California’s school financing system has been overhauled for the first time in 40 years, forcing Mother Lode districts to revise their budgets but promising to fill gaps left by the recession.
Financial prospects of local schools look much brighter than they did last summer, when school officials drew up their budgets on the assumption that a temporary tax increase would fail at the polls and require drastic cuts.
The improving economy and passage of the tax increase, Proposition 30, meant the budgets adopted by local districts in June generally don’t include reductions to student programs or other dramatic cost-cutting measures.
Most local schools will also start getting more for each student under a new school-funding scheme, known as the “Local Control Funding Formula,” signed by Gov. Jerry Brown July 1.
The formula, to be phased in over the next eight years, will do away with a complicated financing system that originated decades ago and divided money into categories for specific purposes like arts education.
Under the new formula, districts will get a base grant for each student depending on grade level, plus additional money for each student who is low-income or learning English.
Schools with large numbers of poor or English-learning students will get even more.
School board members will have more latitude to decide how money is spent, free of the old restrictions that tied sums of money to particular uses — hence the name “local control.”
But that comes with greater demands for accountability, said Claudia Davis, Associate Superintendent for Business Services at the Calaveras County Office of Education.
“Each school district would create a plan for how they’re going to spend the resources they have that ties to how they’re going to meet the needs of … (their) students,” Davis said.
She said the rules that will govern the process are still unclear, since the new funding formula is such a dramatic departure from old budgeting requirements.
“It’s a massive, massive overhaul of the system,” said Tami Ethier, Assistant Superintendent for Business Services at the Tuolumne County Office of Education.
The Local Control Funding Formula, championed by Brown, initially set aside more for districts with large proportions of poor children, English-learning students and foster kids.
Some school officials, such as former Summerville Union High School District Superintendent John Keiter, complained rural districts would lose out on funding while urban ones gained.
Keiter called the new formula a “bad deal for Tuolumne County,” which has smaller numbers of students learning English than many other California counties.
Lawmakers eventually reached a compromise that boosted the amount of funding for all districts by several hundred dollars per student, regardless of their background.
The goal is for districts to be financed at the same level they were in 2007-08, the last year education was fully funded in California.
“The most positive thing is that there is some new money for schools,” Ethier said. “No matter what, there’s nobody losing money.”
Local school officials said they’re waiting on more information about the exact amounts they’ll get next year under the Local Control Funding Formula.
That will vary based on the gap between what districts received last year and target amounts they’ll get eight years from now.
Yet there’s no guarantee that the funding will materialize in the state budget every year, making long-term predictions difficult, Davis said.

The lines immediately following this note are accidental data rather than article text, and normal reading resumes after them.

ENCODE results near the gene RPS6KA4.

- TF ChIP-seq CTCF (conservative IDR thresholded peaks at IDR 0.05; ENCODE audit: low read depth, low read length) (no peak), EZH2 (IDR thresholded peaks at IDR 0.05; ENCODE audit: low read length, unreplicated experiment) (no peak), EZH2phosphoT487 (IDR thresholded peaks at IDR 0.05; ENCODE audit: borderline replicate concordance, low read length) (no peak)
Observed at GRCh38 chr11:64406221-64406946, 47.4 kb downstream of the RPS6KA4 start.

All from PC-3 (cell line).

Local school districts approved budgets in June that followed the old funding model. They have about several more weeks to make changes based on the new formula and state budget.
Summerville Union High School District will get about $50,000 next year from a provision that evens out funding for districts that wouldn’t receive enough under Local Control, said Chief Business Official Tonya Midget.
“It’s certainly not a windfall of money like some of the school districts,” Midget said. “We need to still find ways to save and live within our means.”
Belleview School District is benefitting from the same provision. But under the formula, extra money for disadvantaged students depends on the number who sign up for free and reduced-price school lunches.
Some local districts, including Sonora Elementary and Columbia Elementary, are hoping to boost that number by getting more families who qualify to sign up.
“Once it gets out there that this is the new funding for schools, and all the districts go on board with it, then more parents are going to understand it,” said Columbia Elementary Chief Business Official Norma Hunt.
Sonora Union High School District’s finances improved as California’s economy recovered, said Sonora High Superintendent Mike McCoy.
But Calaveras Unified School District Superintendent Mark Campbell said his district is still deficit spending and will continue considering cuts, depending on revenues received next year.
Cost-trimming measures could include closing Rail Road Flat Elementary School due to declining enrollment, cutting band programs and more.
Several districts in Tuolumne and Calaveras counties are on an alternative funding model dependent on property taxes, meaning their revenues fluctuate with local property values.
Those districts — including Bret Harte Union High School District, Vallecito Union School District and Twain Harte-Long Barn Union School District — could benefit less from the new funding model.
Davis said Brown’s new funding formula likely won’t be a cure-all, at least not for awhile. She pointed out that California came in 47th in the nation last year in Education Week’s ranking of per-pupil spending.
“Even when we get to these target numbers, we’re still going to be in the bottom of the nation,” Davis said. “That’s really going to be the key, getting to that middle ground nationally.”
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